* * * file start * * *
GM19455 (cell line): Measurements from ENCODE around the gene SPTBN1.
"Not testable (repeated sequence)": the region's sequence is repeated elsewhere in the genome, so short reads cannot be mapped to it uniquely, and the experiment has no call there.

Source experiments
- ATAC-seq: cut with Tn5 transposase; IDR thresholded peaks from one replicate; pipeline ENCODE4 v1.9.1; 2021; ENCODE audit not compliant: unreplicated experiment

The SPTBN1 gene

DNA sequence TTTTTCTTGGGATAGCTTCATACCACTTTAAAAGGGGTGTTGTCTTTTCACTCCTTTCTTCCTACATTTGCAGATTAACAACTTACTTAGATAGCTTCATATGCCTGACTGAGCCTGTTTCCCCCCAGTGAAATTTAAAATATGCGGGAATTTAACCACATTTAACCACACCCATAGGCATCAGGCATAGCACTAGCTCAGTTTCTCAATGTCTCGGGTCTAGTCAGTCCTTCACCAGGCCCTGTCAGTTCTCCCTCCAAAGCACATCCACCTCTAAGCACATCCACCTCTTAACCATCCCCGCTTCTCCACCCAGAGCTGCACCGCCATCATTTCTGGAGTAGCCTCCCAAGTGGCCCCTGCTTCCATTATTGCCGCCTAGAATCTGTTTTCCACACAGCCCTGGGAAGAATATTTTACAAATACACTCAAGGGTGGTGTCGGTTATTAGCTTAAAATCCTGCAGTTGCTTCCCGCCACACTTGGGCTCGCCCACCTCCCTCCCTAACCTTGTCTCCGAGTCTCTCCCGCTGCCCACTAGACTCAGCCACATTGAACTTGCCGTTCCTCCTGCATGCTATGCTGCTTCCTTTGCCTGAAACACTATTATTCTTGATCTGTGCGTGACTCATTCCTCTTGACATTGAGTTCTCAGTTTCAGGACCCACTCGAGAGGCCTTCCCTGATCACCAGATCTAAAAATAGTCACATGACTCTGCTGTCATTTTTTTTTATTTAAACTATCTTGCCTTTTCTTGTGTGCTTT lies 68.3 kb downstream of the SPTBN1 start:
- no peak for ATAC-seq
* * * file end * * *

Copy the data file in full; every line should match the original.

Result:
GM19455 (cell line): Measurements from ENCODE around the gene SPTBN1.
"Not testable (repeated sequence)": the region's sequence is repeated elsewhere in the genome, so short reads cannot be mapped to it uniquely, and the experiment has no call there.

Source experiments
- ATAC-seq: cut with Tn5 transposase; IDR thresholded peaks from one replicate; pipeline ENCODE4 v1.9.1; 2021; ENCODE audit not compliant: unreplicated experiment

The SPTBN1 gene

DNA sequence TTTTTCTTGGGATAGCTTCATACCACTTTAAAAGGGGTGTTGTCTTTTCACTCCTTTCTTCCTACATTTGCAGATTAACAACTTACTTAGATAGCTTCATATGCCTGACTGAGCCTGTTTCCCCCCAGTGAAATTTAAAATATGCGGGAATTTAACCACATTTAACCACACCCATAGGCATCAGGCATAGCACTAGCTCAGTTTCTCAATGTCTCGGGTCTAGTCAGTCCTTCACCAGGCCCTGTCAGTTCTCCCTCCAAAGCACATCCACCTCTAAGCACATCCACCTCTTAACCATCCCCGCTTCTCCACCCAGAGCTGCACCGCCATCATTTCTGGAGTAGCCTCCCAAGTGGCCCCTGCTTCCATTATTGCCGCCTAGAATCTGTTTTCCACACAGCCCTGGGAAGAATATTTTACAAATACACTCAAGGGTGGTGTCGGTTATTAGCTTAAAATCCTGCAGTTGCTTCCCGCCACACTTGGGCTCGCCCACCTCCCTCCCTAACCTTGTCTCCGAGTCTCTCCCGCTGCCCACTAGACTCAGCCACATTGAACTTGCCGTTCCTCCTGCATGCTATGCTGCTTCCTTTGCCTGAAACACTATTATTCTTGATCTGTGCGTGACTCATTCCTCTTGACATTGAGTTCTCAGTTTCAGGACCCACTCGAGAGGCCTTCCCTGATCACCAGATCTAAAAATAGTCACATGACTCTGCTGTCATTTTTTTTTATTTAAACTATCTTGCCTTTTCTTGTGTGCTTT lies 68.3 kb downstream of the SPTBN1 start:
- no peak for ATAC-seq